Wednesday, March 9, 2011
The red-haired detective and other strips
(In fact, gorgeous physiology was one of the reasons I bought Cato the boxer; he was absolutely beautiful, and graceful, and he was an unmitigated disaster.)
I didn't just want a bull terrier, I wanted a stylish pad too, and I wasn't getting that either. So I enjoyed expressing my inner style diva in pencil and gouache. But I didn't get farther with the drawings than this page... the comic strip format was simply too repetitive for my patience.
However, I can handle short strips with a short, pithy message, such as this cartoon about a (slightly) less disastrous boxer who was Cato's forebear:
This strip was based on real events! My husband would amuse himself when he was supposed to be doing some job with a scary deadline by messing with Bou Bou the boxer. (The unusual spelling was taken very seriously by my husband, who named him after a French dog he had loved as a little boy.) The funny thing was that Dog Magic really was very interesting to watch, as you could actually see the cogs of Bou Bou's brain slowly starting to whirr into life and wake up. We decided that it would be a really good way to keep Bou Bou's brain young and lively into old age. This might well have worked, except that unfortunately I sabotaged that by buying Cato while Bou Bou was still living. It hastened his demise I think, as Cato showed no mercy at all in asserting his dominance in every way possible. I thought the new pup would be life-giving to the old fella. I know that sounds naive, but that did happen with cute little Pip, the Jack Russell, who would pester Bou Bou for ages until the older dog would finally give in and chase Pip around the garden like a maniac. We used to call it The Pip and Bou Bou Show and it would gladden the grumpiest of hearts to see them race around the lawn, Pip always getting caught at the end, with Bou Bou putting a big paw on him to show that he was caught, and then off they'd go again.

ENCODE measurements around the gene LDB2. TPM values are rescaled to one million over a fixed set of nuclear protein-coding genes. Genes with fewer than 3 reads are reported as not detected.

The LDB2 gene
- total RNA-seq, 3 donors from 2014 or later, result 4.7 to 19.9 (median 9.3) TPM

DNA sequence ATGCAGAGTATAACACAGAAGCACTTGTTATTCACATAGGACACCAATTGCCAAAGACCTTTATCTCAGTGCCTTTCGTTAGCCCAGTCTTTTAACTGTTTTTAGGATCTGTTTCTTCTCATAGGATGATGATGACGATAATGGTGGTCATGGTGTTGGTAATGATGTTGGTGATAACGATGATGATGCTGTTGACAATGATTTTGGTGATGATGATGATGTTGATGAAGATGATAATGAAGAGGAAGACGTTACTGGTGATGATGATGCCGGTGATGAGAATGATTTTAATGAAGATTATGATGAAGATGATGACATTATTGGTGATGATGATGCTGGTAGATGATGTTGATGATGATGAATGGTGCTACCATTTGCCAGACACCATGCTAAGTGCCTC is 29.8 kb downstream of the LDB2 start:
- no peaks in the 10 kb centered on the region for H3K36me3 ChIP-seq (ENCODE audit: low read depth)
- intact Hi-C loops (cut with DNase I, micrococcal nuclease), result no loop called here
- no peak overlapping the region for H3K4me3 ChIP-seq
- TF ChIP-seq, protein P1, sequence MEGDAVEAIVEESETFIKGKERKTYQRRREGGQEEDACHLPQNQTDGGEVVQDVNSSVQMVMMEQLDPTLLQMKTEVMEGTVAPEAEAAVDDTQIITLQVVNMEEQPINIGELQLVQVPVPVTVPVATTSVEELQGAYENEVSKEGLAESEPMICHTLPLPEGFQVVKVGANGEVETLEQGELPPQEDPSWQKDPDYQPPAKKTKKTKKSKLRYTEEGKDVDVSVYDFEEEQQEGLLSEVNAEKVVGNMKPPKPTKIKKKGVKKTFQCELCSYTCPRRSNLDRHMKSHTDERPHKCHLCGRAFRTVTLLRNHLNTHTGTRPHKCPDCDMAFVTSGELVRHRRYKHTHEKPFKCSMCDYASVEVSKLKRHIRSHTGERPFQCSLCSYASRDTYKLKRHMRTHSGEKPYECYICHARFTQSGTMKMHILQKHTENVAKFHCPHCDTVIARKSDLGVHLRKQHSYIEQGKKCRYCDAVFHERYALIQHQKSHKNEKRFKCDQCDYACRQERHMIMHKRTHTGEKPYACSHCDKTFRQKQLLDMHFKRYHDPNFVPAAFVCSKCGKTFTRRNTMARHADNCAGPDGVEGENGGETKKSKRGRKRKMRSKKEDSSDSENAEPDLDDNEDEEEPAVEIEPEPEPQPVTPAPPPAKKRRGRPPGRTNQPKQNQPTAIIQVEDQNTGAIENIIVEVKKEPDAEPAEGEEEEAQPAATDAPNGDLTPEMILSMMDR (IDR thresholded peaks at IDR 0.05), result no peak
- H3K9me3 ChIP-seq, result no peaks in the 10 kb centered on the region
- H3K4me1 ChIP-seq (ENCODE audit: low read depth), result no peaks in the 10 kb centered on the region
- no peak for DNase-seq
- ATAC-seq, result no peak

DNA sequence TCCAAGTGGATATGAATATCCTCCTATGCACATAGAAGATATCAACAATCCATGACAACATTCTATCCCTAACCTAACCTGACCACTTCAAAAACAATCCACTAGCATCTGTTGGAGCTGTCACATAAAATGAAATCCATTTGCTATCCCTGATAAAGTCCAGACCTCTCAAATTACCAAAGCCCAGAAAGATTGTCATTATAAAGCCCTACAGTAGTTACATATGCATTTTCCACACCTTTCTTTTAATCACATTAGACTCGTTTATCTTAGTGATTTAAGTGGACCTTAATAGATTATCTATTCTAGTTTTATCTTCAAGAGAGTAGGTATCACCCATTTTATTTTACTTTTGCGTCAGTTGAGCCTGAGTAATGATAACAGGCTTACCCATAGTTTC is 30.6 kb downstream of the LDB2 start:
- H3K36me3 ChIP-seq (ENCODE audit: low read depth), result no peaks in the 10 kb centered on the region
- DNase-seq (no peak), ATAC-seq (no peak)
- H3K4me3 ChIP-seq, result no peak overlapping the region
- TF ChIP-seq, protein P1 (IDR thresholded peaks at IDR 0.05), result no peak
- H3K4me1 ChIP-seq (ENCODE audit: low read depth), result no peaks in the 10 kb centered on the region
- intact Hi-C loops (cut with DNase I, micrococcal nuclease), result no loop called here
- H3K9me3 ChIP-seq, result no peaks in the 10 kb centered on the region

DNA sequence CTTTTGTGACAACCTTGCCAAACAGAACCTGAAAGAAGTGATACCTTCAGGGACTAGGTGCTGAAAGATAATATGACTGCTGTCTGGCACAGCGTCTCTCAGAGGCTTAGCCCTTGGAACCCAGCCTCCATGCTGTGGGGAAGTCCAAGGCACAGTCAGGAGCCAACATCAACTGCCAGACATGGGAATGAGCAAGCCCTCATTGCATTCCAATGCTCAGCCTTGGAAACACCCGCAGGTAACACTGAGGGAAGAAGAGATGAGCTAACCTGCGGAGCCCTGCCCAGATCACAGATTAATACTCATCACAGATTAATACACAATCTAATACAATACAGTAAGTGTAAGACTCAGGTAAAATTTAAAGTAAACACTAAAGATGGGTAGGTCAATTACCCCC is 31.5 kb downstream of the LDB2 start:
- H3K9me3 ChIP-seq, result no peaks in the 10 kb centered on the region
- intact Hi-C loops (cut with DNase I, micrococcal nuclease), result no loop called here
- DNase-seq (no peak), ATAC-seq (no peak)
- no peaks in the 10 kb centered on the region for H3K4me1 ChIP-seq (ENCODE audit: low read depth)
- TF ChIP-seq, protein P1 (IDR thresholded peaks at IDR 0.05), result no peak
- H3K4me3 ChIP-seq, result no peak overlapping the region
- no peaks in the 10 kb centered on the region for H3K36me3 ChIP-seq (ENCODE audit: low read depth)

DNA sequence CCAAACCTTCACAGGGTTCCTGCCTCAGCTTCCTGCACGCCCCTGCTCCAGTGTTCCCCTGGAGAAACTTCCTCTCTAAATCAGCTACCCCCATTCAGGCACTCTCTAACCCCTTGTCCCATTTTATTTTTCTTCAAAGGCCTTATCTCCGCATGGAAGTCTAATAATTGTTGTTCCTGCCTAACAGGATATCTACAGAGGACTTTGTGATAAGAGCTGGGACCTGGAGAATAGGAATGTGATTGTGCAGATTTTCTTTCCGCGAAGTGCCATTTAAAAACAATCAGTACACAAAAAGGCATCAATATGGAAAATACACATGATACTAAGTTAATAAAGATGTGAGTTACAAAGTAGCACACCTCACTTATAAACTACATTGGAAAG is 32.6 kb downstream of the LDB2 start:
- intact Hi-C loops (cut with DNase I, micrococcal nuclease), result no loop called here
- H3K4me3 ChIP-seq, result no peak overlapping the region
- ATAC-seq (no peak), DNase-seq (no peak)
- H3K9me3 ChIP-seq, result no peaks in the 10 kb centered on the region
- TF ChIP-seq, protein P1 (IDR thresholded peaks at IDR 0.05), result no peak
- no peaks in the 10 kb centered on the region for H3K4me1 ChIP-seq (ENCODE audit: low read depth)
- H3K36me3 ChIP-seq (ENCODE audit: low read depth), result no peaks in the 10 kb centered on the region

Poor old Pip was killed on the road soon after his first birthday, and we cried for days.
Cato never inspired me to write cartoons about him, but Bou Bou was an endless source of inspiration. He was about seven when my youger daughter was born, and she had an especially affectionate relationship with him. The night before her fifth birthday, Bou Bou got up in the night and baked her a cake - and I painted the results on her birthday card. I thought this was hilarious - it wore off with the kids after a few minutes but I got great amusement out of it for ages, so I made a little strip out of it:
Our current dog is not funny at all.